Association between selected sociodemographic factors and traditional contraceptive use in Uganda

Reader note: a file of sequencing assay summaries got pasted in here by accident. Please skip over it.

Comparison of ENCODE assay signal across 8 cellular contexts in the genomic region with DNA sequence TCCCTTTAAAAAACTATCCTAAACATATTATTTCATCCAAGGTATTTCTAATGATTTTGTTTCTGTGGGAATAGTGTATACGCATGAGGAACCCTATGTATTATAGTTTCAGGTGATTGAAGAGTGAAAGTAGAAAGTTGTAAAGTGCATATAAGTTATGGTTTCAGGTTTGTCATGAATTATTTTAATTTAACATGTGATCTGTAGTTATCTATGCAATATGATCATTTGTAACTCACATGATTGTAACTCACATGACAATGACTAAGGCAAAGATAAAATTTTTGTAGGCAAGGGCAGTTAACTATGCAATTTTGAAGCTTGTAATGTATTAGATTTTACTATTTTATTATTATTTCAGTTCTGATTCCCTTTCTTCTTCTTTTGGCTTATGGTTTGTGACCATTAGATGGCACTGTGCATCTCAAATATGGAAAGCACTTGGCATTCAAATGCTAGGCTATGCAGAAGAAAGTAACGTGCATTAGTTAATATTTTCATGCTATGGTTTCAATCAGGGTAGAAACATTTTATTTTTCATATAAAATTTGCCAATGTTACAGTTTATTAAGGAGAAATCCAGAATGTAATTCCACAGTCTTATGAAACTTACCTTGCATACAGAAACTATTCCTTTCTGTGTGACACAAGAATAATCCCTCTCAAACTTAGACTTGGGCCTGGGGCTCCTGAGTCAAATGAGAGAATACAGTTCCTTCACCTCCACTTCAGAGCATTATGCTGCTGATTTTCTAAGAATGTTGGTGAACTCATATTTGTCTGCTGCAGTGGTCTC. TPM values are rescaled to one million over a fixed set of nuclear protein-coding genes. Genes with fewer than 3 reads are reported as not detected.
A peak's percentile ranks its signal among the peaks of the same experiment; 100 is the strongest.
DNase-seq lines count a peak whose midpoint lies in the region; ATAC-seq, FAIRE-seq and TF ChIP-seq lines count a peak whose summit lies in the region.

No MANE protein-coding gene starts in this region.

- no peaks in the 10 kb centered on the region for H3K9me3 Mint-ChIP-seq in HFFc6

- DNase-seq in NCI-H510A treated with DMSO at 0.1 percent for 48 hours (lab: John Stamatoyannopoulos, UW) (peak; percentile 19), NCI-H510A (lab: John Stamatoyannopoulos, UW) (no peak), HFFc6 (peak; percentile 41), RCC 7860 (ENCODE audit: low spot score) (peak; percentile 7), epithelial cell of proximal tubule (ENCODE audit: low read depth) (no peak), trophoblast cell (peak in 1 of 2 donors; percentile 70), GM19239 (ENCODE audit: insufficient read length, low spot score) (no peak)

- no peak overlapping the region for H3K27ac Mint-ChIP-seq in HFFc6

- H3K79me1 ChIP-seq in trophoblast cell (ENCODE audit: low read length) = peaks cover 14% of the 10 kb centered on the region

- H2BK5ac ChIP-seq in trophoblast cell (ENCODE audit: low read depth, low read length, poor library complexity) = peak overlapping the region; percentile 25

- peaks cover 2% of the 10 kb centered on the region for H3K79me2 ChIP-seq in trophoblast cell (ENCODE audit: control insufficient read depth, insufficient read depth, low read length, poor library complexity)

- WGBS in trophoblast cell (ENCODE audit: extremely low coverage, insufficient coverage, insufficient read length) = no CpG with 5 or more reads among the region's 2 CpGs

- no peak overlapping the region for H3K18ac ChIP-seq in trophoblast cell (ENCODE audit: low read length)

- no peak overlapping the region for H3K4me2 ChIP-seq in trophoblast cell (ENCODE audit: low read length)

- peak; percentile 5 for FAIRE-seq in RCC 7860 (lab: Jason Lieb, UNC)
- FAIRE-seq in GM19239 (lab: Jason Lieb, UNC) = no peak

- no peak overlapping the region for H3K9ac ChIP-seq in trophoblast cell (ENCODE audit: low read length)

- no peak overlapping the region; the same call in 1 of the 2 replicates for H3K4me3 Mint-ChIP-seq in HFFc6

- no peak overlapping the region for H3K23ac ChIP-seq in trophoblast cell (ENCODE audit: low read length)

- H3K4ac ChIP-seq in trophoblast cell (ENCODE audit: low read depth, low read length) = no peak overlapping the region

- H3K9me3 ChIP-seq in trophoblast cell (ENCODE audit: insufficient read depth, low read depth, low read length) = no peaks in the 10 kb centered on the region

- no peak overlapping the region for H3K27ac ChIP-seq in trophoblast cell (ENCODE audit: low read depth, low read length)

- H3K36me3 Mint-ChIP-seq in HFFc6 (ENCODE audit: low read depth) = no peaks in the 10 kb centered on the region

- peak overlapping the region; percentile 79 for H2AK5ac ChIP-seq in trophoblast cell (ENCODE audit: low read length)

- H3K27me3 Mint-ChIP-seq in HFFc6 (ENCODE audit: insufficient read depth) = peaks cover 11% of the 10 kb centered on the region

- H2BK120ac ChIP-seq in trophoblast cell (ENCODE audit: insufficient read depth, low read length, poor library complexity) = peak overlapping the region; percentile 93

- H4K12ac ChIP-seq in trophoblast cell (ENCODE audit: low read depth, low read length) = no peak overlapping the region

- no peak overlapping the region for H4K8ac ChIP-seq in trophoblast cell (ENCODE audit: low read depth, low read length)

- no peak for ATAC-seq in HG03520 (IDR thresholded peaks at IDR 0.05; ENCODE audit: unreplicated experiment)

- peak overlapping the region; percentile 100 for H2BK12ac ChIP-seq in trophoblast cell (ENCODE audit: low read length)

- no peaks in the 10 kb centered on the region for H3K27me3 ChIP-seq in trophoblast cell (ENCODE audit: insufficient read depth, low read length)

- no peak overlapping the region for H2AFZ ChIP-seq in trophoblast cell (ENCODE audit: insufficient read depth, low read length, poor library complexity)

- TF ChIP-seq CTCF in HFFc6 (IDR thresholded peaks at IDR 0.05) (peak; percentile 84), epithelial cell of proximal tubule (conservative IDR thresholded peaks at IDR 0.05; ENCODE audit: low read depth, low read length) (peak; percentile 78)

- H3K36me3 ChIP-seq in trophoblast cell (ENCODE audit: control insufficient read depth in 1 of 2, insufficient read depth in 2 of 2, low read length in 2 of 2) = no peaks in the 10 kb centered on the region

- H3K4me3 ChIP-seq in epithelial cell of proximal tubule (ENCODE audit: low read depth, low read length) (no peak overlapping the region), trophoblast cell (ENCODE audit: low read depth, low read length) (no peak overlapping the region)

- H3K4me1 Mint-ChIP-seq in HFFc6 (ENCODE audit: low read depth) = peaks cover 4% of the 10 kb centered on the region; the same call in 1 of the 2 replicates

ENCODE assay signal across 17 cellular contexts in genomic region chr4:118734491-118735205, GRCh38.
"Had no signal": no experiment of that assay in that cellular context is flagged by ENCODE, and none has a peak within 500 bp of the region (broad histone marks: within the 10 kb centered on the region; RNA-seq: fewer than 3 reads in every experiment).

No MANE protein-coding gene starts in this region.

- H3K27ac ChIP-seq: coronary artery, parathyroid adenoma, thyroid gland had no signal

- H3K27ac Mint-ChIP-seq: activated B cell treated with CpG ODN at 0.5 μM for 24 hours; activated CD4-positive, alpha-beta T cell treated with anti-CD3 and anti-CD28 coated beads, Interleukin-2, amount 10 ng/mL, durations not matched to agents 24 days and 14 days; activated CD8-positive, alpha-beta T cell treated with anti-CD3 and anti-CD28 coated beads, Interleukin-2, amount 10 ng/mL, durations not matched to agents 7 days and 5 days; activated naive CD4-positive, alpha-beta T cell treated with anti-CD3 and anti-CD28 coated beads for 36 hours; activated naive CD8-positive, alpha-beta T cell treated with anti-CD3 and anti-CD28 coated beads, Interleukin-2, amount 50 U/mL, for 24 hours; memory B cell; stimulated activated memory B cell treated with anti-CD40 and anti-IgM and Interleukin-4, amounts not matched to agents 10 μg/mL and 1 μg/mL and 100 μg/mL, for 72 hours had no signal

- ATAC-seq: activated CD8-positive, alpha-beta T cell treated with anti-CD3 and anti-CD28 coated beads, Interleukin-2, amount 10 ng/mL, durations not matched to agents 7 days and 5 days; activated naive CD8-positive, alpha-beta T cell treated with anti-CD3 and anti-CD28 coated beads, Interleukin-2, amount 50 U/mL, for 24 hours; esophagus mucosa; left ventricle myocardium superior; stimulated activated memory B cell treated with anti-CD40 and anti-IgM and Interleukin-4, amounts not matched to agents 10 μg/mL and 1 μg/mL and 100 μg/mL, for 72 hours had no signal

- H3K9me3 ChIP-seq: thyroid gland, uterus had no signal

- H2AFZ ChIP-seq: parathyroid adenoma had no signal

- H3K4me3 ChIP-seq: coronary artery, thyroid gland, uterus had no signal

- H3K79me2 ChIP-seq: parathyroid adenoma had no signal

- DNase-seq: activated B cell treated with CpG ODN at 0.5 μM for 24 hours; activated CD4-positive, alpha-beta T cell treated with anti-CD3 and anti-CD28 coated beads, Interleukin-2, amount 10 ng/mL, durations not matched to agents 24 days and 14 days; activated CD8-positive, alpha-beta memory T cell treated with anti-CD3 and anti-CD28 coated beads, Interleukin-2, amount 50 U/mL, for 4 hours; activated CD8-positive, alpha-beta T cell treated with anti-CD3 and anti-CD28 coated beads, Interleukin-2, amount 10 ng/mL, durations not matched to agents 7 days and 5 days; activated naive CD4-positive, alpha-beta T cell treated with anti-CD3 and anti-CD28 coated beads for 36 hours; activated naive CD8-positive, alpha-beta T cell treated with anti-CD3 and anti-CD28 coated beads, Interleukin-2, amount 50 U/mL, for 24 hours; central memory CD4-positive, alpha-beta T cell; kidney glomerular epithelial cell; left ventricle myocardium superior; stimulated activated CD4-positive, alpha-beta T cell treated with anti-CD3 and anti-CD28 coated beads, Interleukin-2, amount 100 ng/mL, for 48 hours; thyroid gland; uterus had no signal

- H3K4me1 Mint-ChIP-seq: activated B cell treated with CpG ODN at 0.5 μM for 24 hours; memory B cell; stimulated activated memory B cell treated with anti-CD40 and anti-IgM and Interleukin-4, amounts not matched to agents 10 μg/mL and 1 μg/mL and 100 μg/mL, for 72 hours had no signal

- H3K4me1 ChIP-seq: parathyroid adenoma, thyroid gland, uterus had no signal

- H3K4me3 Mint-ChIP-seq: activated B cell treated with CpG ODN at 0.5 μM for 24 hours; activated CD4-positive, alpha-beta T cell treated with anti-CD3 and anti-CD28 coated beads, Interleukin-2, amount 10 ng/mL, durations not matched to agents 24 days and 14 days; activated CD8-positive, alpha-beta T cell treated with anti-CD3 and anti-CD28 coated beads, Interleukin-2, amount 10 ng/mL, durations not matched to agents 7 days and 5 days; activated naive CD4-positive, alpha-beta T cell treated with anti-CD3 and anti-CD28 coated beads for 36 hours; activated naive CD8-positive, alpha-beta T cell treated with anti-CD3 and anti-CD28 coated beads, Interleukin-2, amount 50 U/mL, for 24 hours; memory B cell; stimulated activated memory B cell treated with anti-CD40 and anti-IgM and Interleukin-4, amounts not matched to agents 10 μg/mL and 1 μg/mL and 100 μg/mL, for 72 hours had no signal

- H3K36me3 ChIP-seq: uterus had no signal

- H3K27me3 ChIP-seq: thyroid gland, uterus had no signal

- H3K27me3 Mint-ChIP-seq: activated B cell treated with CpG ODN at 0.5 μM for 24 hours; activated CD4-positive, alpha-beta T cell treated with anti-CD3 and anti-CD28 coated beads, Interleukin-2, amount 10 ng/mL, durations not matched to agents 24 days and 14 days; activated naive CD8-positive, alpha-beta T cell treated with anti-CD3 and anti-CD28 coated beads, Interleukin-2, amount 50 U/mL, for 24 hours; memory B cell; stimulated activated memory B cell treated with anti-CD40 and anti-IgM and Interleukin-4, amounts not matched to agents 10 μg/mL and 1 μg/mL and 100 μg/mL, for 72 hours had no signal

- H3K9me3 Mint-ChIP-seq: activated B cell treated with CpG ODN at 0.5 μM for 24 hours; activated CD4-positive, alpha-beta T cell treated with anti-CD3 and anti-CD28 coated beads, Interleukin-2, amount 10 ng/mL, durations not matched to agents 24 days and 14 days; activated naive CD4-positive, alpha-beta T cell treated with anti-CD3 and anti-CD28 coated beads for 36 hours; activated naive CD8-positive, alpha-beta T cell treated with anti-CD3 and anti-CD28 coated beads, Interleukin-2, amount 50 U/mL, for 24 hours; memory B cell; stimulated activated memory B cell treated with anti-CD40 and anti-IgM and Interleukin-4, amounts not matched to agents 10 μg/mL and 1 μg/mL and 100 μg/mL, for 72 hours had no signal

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The objective of the study was to examine the association between selected socio-demographic factors and traditional contraceptive use in Uganda. To assess the level of knowledge of traditional contraceptive use, to examine the relationship between woman’s education and traditional contraceptive use, to evaluate the association between place of residence and traditional contraceptive use and to examine the association between woman’s age and traditional contraceptive use. The research methodology entirely used secondary data extracted from 2011 Uganda Demographic Health Survey. The data set used was specifically for women in the reproductive ages with a sample of about 2049 women enumerated during the 2011 demographic health survey. The study revealed that the biggest number of respondents who used traditional contraceptives were in the age group 35-49 with a percentage of 12.3% compared to other age groups and factors like region, marital status, education and wealth status of the respondent were significant with traditional contraceptive use in Uganda. However, factors like residence and age of the respondent didn’t show any association with traditional contraceptive use. The conclusion is that education affects contraceptive use. The relationship shows that respondents with primary education have ever had about traditional contraceptive use and contributed the highest proportion. It is recommended that possible measures and strategies be undertaken by the Government and responsible Stakeholders like Non-Government organizations and donors to drastically design the current family planning programs to answer specifically to the doubts and misconceptions in the minds of most women, more so the educated women who see the effects of modern high contraceptives compared to their advantages and also scale up the use of other methods other than traditional methods.